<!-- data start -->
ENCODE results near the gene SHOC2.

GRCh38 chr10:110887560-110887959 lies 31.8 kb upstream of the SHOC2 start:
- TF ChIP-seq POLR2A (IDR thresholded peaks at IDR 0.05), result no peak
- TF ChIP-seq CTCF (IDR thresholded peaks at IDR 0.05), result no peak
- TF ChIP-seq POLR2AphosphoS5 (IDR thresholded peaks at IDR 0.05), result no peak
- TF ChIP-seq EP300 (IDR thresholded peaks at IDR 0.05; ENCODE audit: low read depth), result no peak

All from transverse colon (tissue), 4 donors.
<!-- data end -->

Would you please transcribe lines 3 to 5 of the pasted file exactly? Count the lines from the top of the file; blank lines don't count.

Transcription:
- TF ChIP-seq POLR2A (IDR thresholded peaks at IDR 0.05), result no peak
- TF ChIP-seq CTCF (IDR thresholded peaks at IDR 0.05), result no peak
- TF ChIP-seq POLR2AphosphoS5 (IDR thresholded peaks at IDR 0.05), result no peak